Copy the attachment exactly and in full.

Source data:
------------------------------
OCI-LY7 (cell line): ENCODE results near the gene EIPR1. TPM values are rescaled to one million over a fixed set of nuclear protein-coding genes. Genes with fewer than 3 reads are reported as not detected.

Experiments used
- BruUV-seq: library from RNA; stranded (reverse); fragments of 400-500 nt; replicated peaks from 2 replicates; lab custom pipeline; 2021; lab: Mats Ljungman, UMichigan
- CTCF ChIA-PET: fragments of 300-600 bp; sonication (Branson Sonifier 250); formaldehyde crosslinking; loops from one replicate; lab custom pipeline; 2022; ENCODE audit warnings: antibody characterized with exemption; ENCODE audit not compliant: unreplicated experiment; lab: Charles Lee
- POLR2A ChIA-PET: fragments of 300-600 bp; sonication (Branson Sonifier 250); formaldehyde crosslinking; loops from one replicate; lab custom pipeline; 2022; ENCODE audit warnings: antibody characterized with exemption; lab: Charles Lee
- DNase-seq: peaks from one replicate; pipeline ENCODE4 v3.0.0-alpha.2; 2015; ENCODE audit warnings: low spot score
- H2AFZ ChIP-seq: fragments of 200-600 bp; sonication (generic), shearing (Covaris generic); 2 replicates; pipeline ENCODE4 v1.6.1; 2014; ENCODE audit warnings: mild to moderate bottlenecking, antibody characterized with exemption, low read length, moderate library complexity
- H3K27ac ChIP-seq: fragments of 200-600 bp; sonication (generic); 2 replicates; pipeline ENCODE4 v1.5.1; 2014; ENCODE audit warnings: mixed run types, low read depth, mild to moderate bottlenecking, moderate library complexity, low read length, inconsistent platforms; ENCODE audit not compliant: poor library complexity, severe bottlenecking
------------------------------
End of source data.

OCI-LY7 (cell line): ENCODE results near the gene EIPR1. TPM values are rescaled to one million over a fixed set of nuclear protein-coding genes. Genes with fewer than 3 reads are reported as not detected.

Experiments used
- BruUV-seq: library from RNA; stranded (reverse); fragments of 400-500 nt; replicated peaks from 2 replicates; lab custom pipeline; 2021; lab: Mats Ljungman, UMichigan
- CTCF ChIA-PET: fragments of 300-600 bp; sonication (Branson Sonifier 250); formaldehyde crosslinking; loops from one replicate; lab custom pipeline; 2022; ENCODE audit warnings: antibody characterized with exemption; ENCODE audit not compliant: unreplicated experiment; lab: Charles Lee
- POLR2A ChIA-PET: fragments of 300-600 bp; sonication (Branson Sonifier 250); formaldehyde crosslinking; loops from one replicate; lab custom pipeline; 2022; ENCODE audit warnings: antibody characterized with exemption; lab: Charles Lee
- DNase-seq: peaks from one replicate; pipeline ENCODE4 v3.0.0-alpha.2; 2015; ENCODE audit warnings: low spot score
- H2AFZ ChIP-seq: fragments of 200-600 bp; sonication (generic), shearing (Covaris generic); 2 replicates; pipeline ENCODE4 v1.6.1; 2014; ENCODE audit warnings: mild to moderate bottlenecking, antibody characterized with exemption, low read length, moderate library complexity
- H3K27ac ChIP-seq: fragments of 200-600 bp; sonication (generic); 2 replicates; pipeline ENCODE4 v1.5.1; 2014; ENCODE audit warnings: mixed run types, low read depth, mild to moderate bottlenecking, moderate library complexity, low read length, inconsistent platforms; ENCODE audit not compliant: poor library complexity, severe bottlenecking